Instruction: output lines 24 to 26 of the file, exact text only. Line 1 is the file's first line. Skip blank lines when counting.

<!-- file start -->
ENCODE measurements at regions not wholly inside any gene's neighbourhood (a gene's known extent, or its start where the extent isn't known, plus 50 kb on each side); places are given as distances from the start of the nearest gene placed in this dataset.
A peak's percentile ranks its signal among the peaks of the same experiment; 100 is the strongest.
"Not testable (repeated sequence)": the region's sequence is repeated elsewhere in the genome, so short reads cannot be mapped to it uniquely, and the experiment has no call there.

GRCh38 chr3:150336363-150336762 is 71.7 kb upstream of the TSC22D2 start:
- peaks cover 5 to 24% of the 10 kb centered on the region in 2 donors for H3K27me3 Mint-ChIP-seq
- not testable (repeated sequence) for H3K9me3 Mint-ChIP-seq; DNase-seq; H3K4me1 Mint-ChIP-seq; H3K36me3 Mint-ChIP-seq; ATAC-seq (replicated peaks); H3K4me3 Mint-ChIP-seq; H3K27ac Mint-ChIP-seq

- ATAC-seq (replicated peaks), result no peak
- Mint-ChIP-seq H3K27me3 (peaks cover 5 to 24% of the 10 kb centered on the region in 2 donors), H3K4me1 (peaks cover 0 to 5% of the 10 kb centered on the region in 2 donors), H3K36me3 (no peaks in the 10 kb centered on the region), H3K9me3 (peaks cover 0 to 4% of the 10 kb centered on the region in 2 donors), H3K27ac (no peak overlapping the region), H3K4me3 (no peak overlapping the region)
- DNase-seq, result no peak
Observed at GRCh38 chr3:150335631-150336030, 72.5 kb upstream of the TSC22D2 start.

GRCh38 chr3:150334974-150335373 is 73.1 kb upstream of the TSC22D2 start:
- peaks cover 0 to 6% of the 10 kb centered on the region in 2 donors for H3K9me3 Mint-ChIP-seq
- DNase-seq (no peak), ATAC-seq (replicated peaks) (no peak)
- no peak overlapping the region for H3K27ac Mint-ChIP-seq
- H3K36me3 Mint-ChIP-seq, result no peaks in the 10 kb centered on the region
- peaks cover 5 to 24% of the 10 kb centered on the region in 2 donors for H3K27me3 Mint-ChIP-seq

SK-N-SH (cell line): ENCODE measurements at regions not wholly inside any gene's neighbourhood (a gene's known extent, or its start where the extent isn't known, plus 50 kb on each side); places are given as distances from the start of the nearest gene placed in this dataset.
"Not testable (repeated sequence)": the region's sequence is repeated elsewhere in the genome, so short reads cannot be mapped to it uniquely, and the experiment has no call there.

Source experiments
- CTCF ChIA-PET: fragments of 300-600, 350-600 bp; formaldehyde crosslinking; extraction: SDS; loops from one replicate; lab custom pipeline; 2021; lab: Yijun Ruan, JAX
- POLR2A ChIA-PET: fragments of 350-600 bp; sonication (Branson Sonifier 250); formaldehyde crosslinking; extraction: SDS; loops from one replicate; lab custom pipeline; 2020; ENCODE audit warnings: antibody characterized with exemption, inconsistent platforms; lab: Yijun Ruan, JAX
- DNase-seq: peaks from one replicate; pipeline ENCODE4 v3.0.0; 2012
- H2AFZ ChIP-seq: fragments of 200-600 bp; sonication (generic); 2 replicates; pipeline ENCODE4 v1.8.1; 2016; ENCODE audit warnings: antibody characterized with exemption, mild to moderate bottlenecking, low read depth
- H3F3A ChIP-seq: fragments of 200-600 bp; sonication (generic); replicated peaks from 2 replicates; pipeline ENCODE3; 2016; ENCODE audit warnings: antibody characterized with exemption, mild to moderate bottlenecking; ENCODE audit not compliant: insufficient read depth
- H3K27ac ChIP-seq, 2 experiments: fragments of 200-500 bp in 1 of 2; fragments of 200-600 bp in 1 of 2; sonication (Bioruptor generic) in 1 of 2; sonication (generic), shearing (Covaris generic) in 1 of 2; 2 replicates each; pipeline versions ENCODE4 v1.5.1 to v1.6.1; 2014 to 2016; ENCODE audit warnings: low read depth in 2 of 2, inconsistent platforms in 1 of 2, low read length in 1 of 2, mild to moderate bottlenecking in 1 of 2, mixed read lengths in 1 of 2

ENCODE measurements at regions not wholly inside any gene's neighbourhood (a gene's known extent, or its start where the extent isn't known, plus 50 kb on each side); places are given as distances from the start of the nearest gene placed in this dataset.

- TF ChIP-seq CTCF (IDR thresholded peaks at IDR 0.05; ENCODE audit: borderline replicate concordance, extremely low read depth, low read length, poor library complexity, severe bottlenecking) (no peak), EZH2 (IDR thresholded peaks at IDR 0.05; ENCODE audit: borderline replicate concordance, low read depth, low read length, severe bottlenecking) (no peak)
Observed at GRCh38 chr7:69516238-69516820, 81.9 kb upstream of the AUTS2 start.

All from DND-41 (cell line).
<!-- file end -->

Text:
- H3F3A ChIP-seq: fragments of 200-600 bp; sonication (generic); replicated peaks from 2 replicates; pipeline ENCODE3; 2016; ENCODE audit warnings: antibody characterized with exemption, mild to moderate bottlenecking; ENCODE audit not compliant: insufficient read depth
- H3K27ac ChIP-seq, 2 experiments: fragments of 200-500 bp in 1 of 2; fragments of 200-600 bp in 1 of 2; sonication (Bioruptor generic) in 1 of 2; sonication (generic), shearing (Covaris generic) in 1 of 2; 2 replicates each; pipeline versions ENCODE4 v1.5.1 to v1.6.1; 2014 to 2016; ENCODE audit warnings: low read depth in 2 of 2, inconsistent platforms in 1 of 2, low read length in 1 of 2, mild to moderate bottlenecking in 1 of 2, mixed read lengths in 1 of 2

ENCODE measurements at regions not wholly inside any gene's neighbourhood (a gene's known extent, or its start where the extent isn't known, plus 50 kb on each side); places are given as distances from the start of the nearest gene placed in this dataset.